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The Battalion

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Federal communications commissioner and panel address hot-topic Internet issues

 
 

Seeking further transparency of the Federal Communication Commission, Commissioner Ajit Pai led a forum Tuesday about Internet regulation.
The FCC is the governmental agency that regulates media communications, from wire to satellite. Pai said there are a large number of approaches the FCC has to examine when approaching regulatory policy.
“Someone suggested that the FCC should classify broadband service as a telecommunications service and subject Internet service providers to public utility regulation, otherwise known as Title II,” Pai said. “Others have said that we should pursue other regulatory avenues. Others have said that rules would be a solution in search of a problem. And still others have said that if there is a problem here to solve we should first go back to congress for guidance.”
The forum included a panel of speakers from across the state to share on different opinions about Internet regulation and its need.
The discussion for regulation centered on the “last mile,” which is the physical infrastructure connecting individual households to the Internet. Chelsame McCullough, executive director for Texans for Economic Progress, said the Internet regulation is similar to improving traffic conditions on a highway.
“To me I just think of it in terms as a very simple analogy specifically related to the last mile, is if the last mile is the exit and everything else is the grand highway,” McCullough said. “Well, then there is still congestion at that last point that slows everything down and what I really want to do is get the ramp going.”
Title II is a part of the Communication Act of 1934. If more strongly implemented, various providers would all use the same cable, like multiple trains running along the same track.
Edward Henigin, chief technology officer of Data Foundry Inc., said forcing multiple companies to build their own tracks, which are fundamentally identical, is inefficient and a waste of capital. Along with this, he said he saw the priority issue not in regulation itself, but in access to the Internet .
“I want to distinguish between the Internet — the big global Internet, compared to the way we access the Internet — and distinguish that the Internet doesn’t need any regulation, it’s doing just fine,” Henigin said. “But the last-mile access, the on-ramp, your individual on-ramp, is where all the problems are and that’s where we need to focus our intention.”
Henigin said Title II is the solution to improving access to the Internet.
“We endorse a policy of classifying last-mile, layer-one networks — not the Internet — under Title II, imposing common carriage access requirements along those networks, in order to create markets, which we love, for Internet access, minimize the regulatory complexity and best align service provider and consumer priorities,” Henigin said.
Joe Portman, president of Alamo Broadband Inc., said he had a different perspective. He said additional regulation would be harmful to competition, especially small businesses and entrepreneurs.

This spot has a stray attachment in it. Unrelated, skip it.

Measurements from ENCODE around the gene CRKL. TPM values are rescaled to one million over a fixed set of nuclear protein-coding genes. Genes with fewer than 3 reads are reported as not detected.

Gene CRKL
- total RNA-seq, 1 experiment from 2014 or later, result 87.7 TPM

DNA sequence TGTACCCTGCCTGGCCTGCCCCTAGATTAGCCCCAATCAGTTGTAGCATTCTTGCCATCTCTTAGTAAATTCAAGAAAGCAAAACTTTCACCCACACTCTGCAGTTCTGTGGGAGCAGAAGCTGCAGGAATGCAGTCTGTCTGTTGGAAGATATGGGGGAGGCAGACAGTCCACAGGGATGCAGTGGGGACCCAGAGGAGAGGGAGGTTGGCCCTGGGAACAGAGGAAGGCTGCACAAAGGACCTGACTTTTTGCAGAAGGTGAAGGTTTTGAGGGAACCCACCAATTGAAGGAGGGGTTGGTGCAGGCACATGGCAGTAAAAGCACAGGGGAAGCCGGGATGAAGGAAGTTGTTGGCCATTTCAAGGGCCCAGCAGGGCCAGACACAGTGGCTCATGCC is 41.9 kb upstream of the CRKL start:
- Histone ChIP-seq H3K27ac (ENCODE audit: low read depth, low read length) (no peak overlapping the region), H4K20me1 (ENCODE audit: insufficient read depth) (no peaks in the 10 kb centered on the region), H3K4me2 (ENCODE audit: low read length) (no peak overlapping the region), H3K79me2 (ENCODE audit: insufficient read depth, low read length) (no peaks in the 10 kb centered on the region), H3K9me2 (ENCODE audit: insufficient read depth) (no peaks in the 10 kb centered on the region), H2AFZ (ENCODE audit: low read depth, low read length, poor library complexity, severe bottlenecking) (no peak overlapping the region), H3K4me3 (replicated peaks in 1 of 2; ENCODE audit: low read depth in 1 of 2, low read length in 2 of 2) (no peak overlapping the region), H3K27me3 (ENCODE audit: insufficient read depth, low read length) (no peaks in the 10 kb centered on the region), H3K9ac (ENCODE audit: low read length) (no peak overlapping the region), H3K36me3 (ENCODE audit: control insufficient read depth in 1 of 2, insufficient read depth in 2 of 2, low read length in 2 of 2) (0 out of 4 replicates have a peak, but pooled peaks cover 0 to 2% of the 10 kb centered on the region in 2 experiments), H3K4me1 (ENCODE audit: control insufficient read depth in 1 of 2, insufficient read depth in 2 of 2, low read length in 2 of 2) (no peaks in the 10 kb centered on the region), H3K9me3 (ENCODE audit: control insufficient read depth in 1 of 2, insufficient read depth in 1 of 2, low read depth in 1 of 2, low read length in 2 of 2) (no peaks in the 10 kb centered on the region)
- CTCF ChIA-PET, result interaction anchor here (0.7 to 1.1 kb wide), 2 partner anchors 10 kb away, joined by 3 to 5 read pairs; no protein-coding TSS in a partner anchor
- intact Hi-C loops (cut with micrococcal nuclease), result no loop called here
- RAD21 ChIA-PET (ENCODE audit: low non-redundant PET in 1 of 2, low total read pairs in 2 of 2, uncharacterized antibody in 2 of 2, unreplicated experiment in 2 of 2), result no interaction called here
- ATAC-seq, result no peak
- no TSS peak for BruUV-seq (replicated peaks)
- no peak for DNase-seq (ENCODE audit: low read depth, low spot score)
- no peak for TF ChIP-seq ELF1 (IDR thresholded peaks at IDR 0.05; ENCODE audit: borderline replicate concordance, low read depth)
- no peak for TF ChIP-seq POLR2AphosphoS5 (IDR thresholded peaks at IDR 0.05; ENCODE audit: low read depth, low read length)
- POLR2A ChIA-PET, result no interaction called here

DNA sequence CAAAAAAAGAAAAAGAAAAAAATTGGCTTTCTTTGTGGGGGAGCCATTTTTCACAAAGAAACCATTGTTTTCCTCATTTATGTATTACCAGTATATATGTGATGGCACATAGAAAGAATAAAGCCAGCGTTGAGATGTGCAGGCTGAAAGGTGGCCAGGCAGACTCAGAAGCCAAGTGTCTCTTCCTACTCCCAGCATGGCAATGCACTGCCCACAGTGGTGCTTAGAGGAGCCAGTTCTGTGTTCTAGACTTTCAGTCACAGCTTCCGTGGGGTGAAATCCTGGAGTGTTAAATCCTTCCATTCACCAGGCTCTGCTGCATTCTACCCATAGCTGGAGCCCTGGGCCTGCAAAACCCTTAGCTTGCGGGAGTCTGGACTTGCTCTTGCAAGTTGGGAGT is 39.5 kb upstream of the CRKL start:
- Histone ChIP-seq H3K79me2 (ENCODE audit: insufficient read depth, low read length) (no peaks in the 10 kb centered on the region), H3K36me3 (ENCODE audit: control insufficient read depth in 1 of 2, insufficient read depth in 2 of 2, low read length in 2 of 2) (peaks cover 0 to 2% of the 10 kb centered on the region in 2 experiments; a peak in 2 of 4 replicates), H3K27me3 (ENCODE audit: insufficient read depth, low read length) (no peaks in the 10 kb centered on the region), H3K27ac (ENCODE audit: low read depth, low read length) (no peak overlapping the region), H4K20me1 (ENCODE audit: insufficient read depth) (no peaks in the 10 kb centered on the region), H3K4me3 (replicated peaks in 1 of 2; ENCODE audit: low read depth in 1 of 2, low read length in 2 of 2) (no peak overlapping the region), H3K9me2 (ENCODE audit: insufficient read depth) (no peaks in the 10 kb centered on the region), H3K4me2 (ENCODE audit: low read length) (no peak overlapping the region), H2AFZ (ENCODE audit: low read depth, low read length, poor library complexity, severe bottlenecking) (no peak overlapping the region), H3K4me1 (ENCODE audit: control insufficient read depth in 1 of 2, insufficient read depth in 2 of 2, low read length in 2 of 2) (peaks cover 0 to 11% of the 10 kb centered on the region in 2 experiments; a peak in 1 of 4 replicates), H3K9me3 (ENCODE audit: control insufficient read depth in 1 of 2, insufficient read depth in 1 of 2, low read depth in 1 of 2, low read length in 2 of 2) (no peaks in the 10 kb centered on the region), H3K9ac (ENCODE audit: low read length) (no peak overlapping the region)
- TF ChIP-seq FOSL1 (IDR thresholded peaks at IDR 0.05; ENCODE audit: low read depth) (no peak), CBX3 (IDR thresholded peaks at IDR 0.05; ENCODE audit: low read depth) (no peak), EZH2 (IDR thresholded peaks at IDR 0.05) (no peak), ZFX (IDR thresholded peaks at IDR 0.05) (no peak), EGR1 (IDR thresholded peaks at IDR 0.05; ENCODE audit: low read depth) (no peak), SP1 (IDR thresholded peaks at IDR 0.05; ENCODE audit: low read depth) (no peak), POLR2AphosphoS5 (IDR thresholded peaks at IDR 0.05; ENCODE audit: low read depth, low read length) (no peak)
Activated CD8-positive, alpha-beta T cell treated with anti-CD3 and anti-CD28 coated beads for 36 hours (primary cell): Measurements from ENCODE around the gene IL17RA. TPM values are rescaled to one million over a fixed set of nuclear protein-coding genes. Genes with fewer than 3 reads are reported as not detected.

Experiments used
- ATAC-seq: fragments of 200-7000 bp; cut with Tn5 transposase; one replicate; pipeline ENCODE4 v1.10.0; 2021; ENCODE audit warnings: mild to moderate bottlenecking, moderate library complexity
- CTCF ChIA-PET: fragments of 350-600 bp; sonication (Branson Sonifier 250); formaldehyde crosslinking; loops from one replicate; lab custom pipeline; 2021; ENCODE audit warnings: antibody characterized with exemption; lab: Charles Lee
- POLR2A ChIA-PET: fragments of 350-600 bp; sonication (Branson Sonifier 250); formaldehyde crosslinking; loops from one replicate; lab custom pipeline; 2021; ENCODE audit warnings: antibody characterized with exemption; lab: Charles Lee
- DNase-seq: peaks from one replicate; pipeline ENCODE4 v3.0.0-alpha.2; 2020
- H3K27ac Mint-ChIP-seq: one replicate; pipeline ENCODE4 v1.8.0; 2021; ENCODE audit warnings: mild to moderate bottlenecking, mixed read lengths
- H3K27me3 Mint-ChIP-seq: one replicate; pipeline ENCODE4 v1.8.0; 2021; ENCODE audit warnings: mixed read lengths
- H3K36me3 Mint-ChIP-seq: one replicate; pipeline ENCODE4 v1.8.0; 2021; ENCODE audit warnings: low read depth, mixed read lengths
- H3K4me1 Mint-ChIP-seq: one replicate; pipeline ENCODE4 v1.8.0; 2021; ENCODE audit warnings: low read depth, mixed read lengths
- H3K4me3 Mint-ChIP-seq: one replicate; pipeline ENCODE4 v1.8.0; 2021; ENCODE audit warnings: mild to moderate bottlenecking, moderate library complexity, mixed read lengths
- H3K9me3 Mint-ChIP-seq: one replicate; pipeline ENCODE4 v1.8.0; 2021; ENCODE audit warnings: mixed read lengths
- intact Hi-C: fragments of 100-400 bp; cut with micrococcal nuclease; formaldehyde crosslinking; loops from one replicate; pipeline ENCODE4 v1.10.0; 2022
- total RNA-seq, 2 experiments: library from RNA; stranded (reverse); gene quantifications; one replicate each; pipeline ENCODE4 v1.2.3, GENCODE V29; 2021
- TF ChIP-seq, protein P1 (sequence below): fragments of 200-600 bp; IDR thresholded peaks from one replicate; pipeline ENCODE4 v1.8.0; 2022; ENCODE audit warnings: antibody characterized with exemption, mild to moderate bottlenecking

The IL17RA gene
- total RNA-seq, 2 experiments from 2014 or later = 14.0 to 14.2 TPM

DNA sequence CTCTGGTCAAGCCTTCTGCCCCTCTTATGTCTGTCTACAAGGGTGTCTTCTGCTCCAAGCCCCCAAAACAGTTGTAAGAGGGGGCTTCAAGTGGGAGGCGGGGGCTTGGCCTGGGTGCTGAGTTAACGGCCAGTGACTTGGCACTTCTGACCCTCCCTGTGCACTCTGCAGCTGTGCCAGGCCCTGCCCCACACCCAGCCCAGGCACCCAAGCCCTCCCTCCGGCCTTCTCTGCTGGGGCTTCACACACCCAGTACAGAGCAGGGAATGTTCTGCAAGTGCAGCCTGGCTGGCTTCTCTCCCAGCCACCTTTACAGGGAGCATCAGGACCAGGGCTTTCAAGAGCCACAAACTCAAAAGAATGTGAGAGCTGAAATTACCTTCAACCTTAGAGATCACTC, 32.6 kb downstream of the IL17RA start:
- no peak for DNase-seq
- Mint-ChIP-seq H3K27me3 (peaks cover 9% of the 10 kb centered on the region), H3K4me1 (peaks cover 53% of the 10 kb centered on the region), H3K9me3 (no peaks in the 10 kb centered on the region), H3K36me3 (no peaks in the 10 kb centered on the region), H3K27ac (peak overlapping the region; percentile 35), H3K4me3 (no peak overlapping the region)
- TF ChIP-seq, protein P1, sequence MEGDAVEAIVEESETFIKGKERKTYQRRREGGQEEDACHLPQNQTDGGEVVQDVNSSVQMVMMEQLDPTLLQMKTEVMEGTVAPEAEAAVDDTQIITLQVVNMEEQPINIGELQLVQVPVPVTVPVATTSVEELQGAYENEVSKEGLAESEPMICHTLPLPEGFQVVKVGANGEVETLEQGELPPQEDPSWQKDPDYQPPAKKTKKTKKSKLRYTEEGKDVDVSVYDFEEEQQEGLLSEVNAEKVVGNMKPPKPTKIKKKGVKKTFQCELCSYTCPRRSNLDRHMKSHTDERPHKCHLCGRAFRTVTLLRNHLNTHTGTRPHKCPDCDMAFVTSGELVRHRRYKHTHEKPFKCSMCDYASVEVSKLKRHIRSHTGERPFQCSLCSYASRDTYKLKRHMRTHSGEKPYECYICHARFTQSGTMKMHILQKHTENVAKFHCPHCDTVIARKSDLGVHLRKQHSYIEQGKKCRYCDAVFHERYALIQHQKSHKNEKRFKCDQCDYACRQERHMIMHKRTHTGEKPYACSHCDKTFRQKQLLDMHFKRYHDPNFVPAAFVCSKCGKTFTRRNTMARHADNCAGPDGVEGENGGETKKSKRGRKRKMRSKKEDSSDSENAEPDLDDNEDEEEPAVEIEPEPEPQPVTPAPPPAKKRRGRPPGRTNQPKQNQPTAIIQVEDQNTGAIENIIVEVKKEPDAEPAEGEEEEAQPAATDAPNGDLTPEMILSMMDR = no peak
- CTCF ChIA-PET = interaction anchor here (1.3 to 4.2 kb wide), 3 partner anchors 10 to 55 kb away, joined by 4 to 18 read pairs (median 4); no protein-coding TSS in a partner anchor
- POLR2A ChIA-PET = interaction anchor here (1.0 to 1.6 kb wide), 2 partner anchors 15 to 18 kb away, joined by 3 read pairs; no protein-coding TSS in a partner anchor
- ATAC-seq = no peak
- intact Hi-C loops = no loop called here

“In summary, if it ain’t broke, don’t fix it,” Portman said. “The Internet has experienced mass growth since the light touch regulatory approach was adopted in 2010 and absent any landmark changes it will continue to do so. Title II and the more onerous and costly regulations will work against the goal of encouraging broadband deployment to all Americans.”
Pai said the panel was important to help facilitate the views of individuals and businesses, which are critical to policy making.
“The danger of regulating in a vacuum is we don’t consider the broader impact that our regulations might have on Americans across the country who are relying on 21st-century networks,” Pai said. “And I think this was a good step in the right direction for getting feedback from the American public and hearing from folks across the spectrum on the issue that you saw on the stage. I think it bodes well for what the FCC might do.”
Donna Nelson, chairman for the Public Utility Commission of Texas, said regulation would need to be specific and implemented carefully.
“Regulation needs to be predictable, even-handed and limited to accomplished defined goals,” Nelson said. “We cannot decide the fact that regulation is a substitute for competitive markets. Unnecessary regulation impedes competition by increasing costs, erect barriers to entry and ultimately limiting customer choice or driving up the cost of goods and services.”
McCullough said it is important to identify the exact issue that is being addressed by the regulations.
“We want to make sure that as the tech community becomes more engaged we really clear up the issues and talk about what is truly the issue here,” McCullough said. “We are not wanting this to be hijacked by misguided arguments of a small minority. This isn’t about fast lanes and slow lanes, the Internet is working and it’s working well.”
Pai said he believed the panel was a success and was pleased with the turnout and the ability to converse with individuals outside of Washington on the issue.
“I think the passion you saw on the stage and in the audience really illustrates it is such an important issue to so many people, as I mentioned in my opening remarks, broadband really is inextricably intertwined in so many aspects of American life and that means Americans have a great stake in what the FCC does on net neutrality,” Pai said.
FCC Commissioner Ajit Pai led a forum at the Annenberg Presidential Conference Center on Tuesday regarding the debate over net neutrality.
Photo by John Sheen.

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